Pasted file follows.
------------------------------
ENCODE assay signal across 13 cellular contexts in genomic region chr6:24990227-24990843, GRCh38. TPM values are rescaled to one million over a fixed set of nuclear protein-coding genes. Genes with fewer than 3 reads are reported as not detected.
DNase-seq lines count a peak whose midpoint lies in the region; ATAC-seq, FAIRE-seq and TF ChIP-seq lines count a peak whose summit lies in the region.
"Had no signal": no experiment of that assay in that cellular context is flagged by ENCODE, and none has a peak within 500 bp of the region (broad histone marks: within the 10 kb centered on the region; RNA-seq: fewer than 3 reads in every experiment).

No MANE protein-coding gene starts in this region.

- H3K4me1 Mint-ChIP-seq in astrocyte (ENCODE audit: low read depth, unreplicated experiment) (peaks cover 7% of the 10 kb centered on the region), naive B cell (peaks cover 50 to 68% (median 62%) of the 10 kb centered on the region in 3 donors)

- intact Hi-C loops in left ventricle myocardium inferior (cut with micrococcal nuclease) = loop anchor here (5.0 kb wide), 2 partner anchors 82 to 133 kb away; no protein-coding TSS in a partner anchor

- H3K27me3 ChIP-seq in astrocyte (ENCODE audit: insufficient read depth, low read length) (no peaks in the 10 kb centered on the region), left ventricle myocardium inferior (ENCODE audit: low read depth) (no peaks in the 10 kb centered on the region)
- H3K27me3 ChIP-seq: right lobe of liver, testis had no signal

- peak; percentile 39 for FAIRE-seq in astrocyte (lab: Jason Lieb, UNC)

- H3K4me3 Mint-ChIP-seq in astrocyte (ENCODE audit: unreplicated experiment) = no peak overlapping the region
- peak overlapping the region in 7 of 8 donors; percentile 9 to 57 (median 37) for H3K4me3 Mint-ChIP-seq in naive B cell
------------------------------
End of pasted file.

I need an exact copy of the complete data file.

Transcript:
ENCODE assay signal across 13 cellular contexts in genomic region chr6:24990227-24990843, GRCh38. TPM values are rescaled to one million over a fixed set of nuclear protein-coding genes. Genes with fewer than 3 reads are reported as not detected.
DNase-seq lines count a peak whose midpoint lies in the region; ATAC-seq, FAIRE-seq and TF ChIP-seq lines count a peak whose summit lies in the region.
"Had no signal": no experiment of that assay in that cellular context is flagged by ENCODE, and none has a peak within 500 bp of the region (broad histone marks: within the 10 kb centered on the region; RNA-seq: fewer than 3 reads in every experiment).

No MANE protein-coding gene starts in this region.

- H3K4me1 Mint-ChIP-seq in astrocyte (ENCODE audit: low read depth, unreplicated experiment) (peaks cover 7% of the 10 kb centered on the region), naive B cell (peaks cover 50 to 68% (median 62%) of the 10 kb centered on the region in 3 donors)

- intact Hi-C loops in left ventricle myocardium inferior (cut with micrococcal nuclease) = loop anchor here (5.0 kb wide), 2 partner anchors 82 to 133 kb away; no protein-coding TSS in a partner anchor

- H3K27me3 ChIP-seq in astrocyte (ENCODE audit: insufficient read depth, low read length) (no peaks in the 10 kb centered on the region), left ventricle myocardium inferior (ENCODE audit: low read depth) (no peaks in the 10 kb centered on the region)
- H3K27me3 ChIP-seq: right lobe of liver, testis had no signal

- peak; percentile 39 for FAIRE-seq in astrocyte (lab: Jason Lieb, UNC)

- H3K4me3 Mint-ChIP-seq in astrocyte (ENCODE audit: unreplicated experiment) = no peak overlapping the region
- peak overlapping the region in 7 of 8 donors; percentile 9 to 57 (median 37) for H3K4me3 Mint-ChIP-seq in naive B cell